Arroyo Grande sees a week of discord over impropriety investigation



After days of emotional council meetings, dueling letters, and passionate disagreements in Arroyo Grande, two things are clear: The investigation into a July 3 incident involving two city employees will continue, and residents across the board are upset.

The week kicked off with a caustic Sept. 18 letter from the Arroyo Grande Police Officers’ Association (AGPOA) alleging a city cover-up and expressing a vote of no confidence in City Manager Steve Adams and Mayor Tony Ferrara.

Subsequently, the Arroyo Grande City Council held an emergency meeting on Sept. 20 in which council members decided to authorize an additional, independent investigation of the July 3 incident.

Later that day, Ferrara issued a two-page letter in response to the AGPOA missive that emphatically denied any cover-up on the city’s behalf.

Finally, the regularly scheduled Sept. 23 City Council meeting drew roughly 75 attendees, further commentary from disappointed residents, and six comments from AGPOA members responding to Ferrara’s letter.

The week’s action noticeably notched up the intensity of the month-long, back-and-forth volleying between the city and concerned residents over how to properly respond to the incident.

To recap, City Manager Adams and Community Development Director Teresa McClish were discovered late that night by five Arroyo Grande police officers at City Hall.

In mid-August, local website CalCoastNews alleged that the two were having a “tryst,” but Adams has denied that there was any inappropriate sexual conduct or violations of city policy.

Essentially, one side believes that there was nothing illegal or inappropriate that happened on July 3 and wants to move on from the incident before wasting more city time and money.

The other side has expressed concerns about the incident, alleged that the city’s investigatory efforts have been insufficient, and wants to see a further, independent investigation.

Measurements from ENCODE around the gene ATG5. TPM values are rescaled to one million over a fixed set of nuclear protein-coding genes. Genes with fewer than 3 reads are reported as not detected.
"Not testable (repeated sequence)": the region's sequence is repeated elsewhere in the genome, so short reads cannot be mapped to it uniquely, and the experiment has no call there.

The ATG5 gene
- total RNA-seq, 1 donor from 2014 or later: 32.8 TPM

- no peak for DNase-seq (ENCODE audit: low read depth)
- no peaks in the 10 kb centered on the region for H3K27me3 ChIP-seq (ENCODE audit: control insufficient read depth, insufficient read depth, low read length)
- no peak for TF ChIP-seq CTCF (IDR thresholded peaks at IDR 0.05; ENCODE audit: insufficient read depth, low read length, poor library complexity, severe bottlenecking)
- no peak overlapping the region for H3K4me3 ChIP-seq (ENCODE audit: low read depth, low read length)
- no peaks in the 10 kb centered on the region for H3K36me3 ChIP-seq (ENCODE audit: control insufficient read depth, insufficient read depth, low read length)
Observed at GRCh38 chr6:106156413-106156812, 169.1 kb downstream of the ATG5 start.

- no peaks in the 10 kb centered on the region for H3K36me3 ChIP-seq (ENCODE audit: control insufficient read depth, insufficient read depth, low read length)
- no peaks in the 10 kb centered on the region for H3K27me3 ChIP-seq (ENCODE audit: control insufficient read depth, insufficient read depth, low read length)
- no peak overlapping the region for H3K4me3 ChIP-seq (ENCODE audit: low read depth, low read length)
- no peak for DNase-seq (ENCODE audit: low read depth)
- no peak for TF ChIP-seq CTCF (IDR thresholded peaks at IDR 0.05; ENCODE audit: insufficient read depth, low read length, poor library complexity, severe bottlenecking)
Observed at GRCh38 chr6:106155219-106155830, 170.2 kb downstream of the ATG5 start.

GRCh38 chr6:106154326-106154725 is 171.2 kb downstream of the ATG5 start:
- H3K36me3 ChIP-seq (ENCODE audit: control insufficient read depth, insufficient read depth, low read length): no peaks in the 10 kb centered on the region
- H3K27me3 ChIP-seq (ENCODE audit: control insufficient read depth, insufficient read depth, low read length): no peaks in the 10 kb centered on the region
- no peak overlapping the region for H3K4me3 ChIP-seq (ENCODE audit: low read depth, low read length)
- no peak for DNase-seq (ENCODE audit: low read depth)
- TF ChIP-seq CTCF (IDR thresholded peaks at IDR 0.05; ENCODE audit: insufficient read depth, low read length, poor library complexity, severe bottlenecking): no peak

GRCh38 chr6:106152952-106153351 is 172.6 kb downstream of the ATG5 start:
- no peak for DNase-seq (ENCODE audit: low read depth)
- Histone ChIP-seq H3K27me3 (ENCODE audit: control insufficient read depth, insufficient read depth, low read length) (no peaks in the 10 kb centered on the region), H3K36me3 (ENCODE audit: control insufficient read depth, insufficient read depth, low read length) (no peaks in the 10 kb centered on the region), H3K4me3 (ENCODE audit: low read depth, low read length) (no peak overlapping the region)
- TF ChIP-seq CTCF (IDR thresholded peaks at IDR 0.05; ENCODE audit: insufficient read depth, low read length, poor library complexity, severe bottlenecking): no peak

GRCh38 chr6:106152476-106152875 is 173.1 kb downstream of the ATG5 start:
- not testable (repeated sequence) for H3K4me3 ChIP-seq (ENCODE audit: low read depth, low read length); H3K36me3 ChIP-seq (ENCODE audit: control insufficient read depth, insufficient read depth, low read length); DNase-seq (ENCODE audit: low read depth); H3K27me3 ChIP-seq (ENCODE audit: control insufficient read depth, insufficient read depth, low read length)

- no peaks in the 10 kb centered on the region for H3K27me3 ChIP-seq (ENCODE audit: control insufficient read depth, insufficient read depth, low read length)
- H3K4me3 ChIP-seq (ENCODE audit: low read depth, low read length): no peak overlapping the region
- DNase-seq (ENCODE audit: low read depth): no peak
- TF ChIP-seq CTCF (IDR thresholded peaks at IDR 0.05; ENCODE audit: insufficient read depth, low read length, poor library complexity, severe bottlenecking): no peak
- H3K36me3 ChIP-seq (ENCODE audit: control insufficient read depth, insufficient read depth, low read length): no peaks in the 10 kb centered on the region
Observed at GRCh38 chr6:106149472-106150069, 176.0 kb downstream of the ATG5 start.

“Despite the emotional statements by some in the community, I firmly believe the integrity of the council remains intact,” Ferrara wrote in his Sept. 20 letter. “There was and is no cover-up.”

“This is far bigger than the incident at City Hall. The actions of the City Council by publicly dismissing this issue far exceed the act by the city manager,” AGPOA President Shawn Cosgrove said in a Sept. 23 public comment that was also released as a letter.

The council’s Sept. 20 decision to kick-start a new, independent investigation is a major change in the dynamic of the conflict. The council had resisted public pressure to conduct an additional investigation as recently as its Sept. 9 meeting.

Coming out of closed session on Sept. 20, Ferrara said that the council had made a determination to put together a list of potential investigators. He added that the anticipated investigation cost is between $5,000 and $25,000, the investigator will be out-of-county, and council members Tim Brown and Jim Guthrie—as well as City Attorney Timothy J. Carmel—will choose the investigator.

Council member Joe Costello, however, said he doesn’t “expect to have any different outcome” following the new investigation, and added he’s “very confident” the initial investigation by Deputy City Attorney Michael McMahon was thorough and sufficient.

In a Sept. 23 statement emailed to New Times, Adams said he’s focusing on his work as city manager and letting the situation sort itself out.

“As throughout this ordeal, I trust that our council will handle it correctly,” Adams wrote. “Therefore, I support whatever they decide is the best course of action at this time.”

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